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SPECTRUM ARENA v. COMMONWEALTH PENNSYLVANIA (05/15/80)

COMMONWEALTH COURT OF PENNSYLVANIA


decided: May 15, 1980.

SPECTRUM ARENA, INC., PETITIONER
v.
COMMONWEALTH OF PENNSYLVANIA, WORKMEN'S COMPENSATION APPEAL BOARD AND LUCIANA VALENTINE, RESPONDENTS

Appeal from the Order of the Workmen's Compensation Appeal Board in case of Luciana Valentine v. Spectrum Arena, Inc., No. A-74789.

COUNSEL

Richard S. March, of counsel, Galfand, Berger, Senesky, Lurie and March, for petitioner.

Bruce W. Miller, Silver & Miller, P.C., for respondent.

President Judge Crumlish and Judges Rogers and Williams, Jr., sitting as a panel of three. Opinion by Judge Williams, Jr.

Author: Williams

[ 51 Pa. Commw. Page 382]

This is an appeal by Spectrum Arena, Inc. from an order of the Workmen's Compensation Appeal Board affirming the referee's decision to set aside a Final Settlement Receipt and continue the total disability compensation of claimant Luciana Valentine.

On June 11, 1974 the claimant sustained a lower back sprain in the course of her employment as a cleaning woman at the Spectrum Arena. She collected compensation for the period from June 11, 1974 to October 29, 1974, when she returned to work. On October 30, 1974 she executed a Final Settlement Receipt. The claimant attempted to assume lighter duties, but stopped on November 3, 1974 complaining of back pains. She remained on leave without pay until December 18, 1974, when she again attempted to resume working. She continued on the job until January 27, 1975 when she stopped working, complaining of back pains, and did not return.

On June 28, 1976 the referee granted the claimant's petition to set aside the Final Settlement Receipt, finding that she was still totally disabled from the previous work injury. As a result the claimant was awarded total disability benefits, from October 30, 1974 into the indefinite future. The employer was

[ 51 Pa. Commw. Page 383]

    given appropriate credit to reflect the wages paid during the time claimant had returned to work.

The appellant-employer appealed; and the Board granted a remand to give the employer "one more opportunity to present medical evidence in support of their claim."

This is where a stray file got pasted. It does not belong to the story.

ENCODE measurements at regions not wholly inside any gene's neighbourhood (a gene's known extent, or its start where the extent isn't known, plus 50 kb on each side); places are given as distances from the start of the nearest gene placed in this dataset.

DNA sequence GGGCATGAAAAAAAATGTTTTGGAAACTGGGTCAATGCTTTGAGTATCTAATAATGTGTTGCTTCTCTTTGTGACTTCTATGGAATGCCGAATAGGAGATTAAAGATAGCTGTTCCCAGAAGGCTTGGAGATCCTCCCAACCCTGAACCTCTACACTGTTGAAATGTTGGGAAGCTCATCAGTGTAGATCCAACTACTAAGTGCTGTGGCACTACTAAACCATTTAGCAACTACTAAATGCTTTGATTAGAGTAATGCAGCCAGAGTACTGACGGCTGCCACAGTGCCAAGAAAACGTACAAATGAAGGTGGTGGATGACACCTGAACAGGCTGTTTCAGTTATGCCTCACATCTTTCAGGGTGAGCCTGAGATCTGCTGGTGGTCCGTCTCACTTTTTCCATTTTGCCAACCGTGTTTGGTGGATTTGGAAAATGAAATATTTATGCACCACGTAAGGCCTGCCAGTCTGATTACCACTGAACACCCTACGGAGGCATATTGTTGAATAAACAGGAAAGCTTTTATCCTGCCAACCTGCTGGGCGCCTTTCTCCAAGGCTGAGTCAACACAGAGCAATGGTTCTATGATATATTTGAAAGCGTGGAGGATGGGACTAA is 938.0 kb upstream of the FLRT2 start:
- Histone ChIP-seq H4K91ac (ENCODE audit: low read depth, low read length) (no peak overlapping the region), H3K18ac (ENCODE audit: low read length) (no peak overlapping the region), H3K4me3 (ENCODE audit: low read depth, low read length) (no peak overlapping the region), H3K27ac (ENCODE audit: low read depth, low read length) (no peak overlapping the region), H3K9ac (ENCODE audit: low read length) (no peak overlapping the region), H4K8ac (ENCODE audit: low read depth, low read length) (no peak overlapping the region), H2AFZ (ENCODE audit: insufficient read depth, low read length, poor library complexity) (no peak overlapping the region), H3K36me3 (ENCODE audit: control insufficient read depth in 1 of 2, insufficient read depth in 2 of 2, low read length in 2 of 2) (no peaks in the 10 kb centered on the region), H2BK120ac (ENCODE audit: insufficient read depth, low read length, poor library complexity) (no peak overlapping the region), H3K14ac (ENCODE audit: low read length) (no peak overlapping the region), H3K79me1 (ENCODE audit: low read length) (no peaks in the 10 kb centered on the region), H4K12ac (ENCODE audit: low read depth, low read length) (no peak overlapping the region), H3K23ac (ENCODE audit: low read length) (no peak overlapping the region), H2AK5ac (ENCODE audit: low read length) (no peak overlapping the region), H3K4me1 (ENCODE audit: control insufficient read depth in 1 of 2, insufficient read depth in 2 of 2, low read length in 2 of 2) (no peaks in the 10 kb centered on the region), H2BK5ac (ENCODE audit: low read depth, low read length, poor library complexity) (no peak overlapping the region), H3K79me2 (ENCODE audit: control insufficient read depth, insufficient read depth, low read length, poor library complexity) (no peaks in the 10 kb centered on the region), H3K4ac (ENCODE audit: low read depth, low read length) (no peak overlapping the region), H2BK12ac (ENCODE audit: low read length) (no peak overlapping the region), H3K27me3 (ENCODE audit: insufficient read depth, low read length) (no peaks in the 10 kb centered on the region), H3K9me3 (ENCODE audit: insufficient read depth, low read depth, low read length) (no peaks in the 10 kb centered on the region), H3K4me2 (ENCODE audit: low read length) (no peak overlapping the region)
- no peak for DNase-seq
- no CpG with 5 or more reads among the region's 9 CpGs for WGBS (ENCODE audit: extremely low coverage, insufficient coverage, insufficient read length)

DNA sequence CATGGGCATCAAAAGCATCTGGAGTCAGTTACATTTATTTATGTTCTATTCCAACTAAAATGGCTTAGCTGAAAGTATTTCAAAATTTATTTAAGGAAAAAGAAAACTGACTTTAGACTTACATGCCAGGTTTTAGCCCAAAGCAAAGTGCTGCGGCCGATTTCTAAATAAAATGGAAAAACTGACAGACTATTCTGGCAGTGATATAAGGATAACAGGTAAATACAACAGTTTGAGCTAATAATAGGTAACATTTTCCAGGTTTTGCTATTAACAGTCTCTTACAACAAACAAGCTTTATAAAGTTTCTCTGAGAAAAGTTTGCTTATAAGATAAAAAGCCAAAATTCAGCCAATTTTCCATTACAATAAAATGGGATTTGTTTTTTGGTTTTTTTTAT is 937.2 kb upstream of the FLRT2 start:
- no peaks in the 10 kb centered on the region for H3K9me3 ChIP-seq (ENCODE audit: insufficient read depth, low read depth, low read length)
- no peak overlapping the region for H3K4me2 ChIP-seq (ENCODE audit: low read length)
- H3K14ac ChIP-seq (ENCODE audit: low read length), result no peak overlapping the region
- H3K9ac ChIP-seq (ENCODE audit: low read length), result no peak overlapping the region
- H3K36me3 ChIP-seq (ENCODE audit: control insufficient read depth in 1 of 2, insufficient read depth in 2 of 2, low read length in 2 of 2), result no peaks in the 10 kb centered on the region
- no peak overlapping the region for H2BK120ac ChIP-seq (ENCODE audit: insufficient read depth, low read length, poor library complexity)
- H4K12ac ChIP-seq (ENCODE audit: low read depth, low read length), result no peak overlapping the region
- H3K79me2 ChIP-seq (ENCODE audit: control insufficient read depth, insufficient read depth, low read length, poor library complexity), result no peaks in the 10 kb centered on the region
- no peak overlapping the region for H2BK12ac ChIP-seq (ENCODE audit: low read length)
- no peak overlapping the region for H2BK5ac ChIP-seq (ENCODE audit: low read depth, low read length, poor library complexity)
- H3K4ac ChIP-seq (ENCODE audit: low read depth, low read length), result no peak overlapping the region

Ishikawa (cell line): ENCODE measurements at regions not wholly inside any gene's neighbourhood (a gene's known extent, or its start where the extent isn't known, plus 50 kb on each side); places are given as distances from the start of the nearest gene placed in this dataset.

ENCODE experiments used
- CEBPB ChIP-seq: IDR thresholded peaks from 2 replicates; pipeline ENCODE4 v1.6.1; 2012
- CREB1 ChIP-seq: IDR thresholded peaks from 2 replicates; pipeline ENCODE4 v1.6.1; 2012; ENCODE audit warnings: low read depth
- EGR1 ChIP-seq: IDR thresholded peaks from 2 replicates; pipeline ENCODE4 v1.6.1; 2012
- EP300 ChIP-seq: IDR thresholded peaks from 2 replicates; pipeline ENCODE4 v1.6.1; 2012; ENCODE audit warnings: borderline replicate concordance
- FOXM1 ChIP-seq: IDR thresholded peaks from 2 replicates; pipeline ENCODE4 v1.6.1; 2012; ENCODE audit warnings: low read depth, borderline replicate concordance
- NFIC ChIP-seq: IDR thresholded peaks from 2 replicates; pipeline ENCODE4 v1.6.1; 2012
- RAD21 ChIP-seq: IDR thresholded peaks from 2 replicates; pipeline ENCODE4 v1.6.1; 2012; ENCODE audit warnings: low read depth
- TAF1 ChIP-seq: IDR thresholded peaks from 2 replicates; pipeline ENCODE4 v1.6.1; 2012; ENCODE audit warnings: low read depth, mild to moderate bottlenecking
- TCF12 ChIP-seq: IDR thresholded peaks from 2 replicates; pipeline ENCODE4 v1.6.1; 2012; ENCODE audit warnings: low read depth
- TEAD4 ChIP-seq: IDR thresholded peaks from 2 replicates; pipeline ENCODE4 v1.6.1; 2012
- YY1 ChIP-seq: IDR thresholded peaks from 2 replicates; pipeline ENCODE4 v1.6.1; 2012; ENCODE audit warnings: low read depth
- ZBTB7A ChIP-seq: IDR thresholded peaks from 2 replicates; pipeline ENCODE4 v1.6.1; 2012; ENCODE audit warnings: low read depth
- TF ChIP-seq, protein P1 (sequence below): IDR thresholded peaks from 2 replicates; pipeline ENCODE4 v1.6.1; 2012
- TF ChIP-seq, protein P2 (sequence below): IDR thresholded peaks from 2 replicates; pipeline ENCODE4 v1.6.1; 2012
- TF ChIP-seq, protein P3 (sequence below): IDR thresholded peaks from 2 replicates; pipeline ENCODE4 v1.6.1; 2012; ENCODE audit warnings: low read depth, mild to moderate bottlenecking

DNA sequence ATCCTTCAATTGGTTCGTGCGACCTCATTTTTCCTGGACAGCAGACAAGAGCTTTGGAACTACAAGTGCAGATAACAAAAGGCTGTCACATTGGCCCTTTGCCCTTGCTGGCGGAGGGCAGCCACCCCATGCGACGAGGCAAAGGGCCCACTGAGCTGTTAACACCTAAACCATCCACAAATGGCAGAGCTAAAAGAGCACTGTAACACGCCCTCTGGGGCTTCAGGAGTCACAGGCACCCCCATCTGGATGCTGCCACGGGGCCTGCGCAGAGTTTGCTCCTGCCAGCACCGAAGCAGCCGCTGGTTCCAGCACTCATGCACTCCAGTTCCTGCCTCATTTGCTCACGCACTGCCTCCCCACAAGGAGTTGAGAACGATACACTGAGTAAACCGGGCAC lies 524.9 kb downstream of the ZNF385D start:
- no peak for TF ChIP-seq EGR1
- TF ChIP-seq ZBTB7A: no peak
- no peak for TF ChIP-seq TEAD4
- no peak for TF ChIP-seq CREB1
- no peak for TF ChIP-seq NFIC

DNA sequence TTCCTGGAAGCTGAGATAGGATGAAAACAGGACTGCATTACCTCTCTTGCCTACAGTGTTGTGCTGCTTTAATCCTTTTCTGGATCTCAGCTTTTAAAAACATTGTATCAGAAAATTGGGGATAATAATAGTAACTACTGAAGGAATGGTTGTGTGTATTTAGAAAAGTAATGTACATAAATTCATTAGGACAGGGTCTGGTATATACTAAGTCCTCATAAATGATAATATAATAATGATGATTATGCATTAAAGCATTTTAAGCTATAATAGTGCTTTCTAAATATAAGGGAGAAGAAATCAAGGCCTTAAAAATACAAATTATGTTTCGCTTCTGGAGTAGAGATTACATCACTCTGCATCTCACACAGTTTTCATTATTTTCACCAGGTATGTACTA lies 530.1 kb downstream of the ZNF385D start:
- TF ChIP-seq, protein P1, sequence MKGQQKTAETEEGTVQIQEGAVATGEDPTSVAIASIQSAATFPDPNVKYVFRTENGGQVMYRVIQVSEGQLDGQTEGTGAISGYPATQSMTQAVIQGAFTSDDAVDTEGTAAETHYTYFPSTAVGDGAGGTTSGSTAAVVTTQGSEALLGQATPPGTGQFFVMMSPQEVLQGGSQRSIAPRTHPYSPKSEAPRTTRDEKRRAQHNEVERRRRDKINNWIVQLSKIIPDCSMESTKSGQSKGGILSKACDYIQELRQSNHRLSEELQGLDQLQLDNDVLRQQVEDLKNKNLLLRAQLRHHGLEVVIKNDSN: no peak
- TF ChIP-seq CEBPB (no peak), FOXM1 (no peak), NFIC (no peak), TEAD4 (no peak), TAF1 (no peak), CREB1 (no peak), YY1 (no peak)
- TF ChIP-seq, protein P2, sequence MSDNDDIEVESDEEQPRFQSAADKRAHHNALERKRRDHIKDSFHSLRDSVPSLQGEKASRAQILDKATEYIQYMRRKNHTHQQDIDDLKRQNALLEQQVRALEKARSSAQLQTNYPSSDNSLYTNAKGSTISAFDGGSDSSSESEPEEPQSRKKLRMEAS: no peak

On remand, the "medical" evidence presented by the employer was a filmed surveillance of some of the claimant's activities in the months of April, May and June 1976. The film was offered to rebut the claimant's testimony that she stayed in the house 24 hours a day and did no shopping or visiting during that period. Apparently, the films showed the claimant to occasionally leave her home to go shopping and return with a shopping bag of groceries or to go visit neighbors.

The referee expressly stated that he was not persuaded by the film to change his initial determination, and thus republished his original findings of fact and conclusions of law. The Board affirmed the referee and dismissed the employer's appeal.

The appellant contends that the referee "capriciously disregarded" the film. We disagree. By the appellant's own admission below, the film captured only various portions of the total time the claimant was under observation. Furthermore, given the appellant's characterization of what the film depicts, it could at best rebut only a small portion of the claimant's testimony, assuming that testimony to be relevant. It is well settled that the credibility and weight of evidence in a workmen's compensation proceeding is for the referee to determine; and that applies to medical evidence as well. E.g., Mauchly Associates v. Workmen's Compensation Appeal Board, 15 Pa. Commonwealth Ct. 296, 325 A.2d 496 (1974); Pomeroy's Inc. v. Workmen's Compensation Appeal Board, 15 Pa. Commonwealth Ct. 270, 325 A.2d 349 (1974). Applying

[ 51 Pa. Commw. Page 384]

    that rule to the film evidence in this case, we will not say there was a "capricious disregard" of that evidence. The important evidence in this case was the testimony of the claimant's orthopedic surgeon, who testified that claimant could not return to a job that required her to engage in physical activity for a long period of time. Given the appellant's characterization of what the film depicts, it is difficult to imagine how it is inconsistent with the medical evidence presented by the claimant's doctor.

Accordingly, we affirm the order of the Board.

Order

And Now, the 15th day of May, 1980, the order of the Workmen's Compensation Appeal Board, dated March 15, 1979, granting benefits to Luciana Valentine is affirmed.

It is ordered that judgment be entered in favor of Luciana Valentine and against Spectrum Arena, Inc. The defendant Spectrum Arena, Inc. is directed to pay compensation benefits to claimant Luciana Valentine at the rate of $90.00 per week from October 29, 1974 indefinitely into the future, subject to the provisions of The Workmen's Compensation Act. However, Spectrum Arena, Inc. shall be given appropriate credit for the periods that the claimant worked between October 29, 1974 and January 27, 1975. The above award shall bear interest at the rate of ten per cent (10%) per annum.

Spectrum Arena, Inc. is further directed to pay claimant's medical expenses in the amount of $460.00. That sum shall be delivered to Bruce W. Miller, Esquire, for disbursement to the creditors listed in referee's finding No. 8.

In addition, Spectrum Arena, Inc. is directed to pay the witness fee bill of $200.00 submitted by Dr. Raymond O. Stein.

[ 51 Pa. Commw. Page 385]

Out of the claimant's award there shall be payable to Bruce W. Miller, Esquire, a fee of twenty per cent (20%) of all past due and future compensation payable to the claimant. The balance of the award shall be payable directly to the claimant.

Disposition

Affirmed.

19800515

© 1998 VersusLaw Inc.



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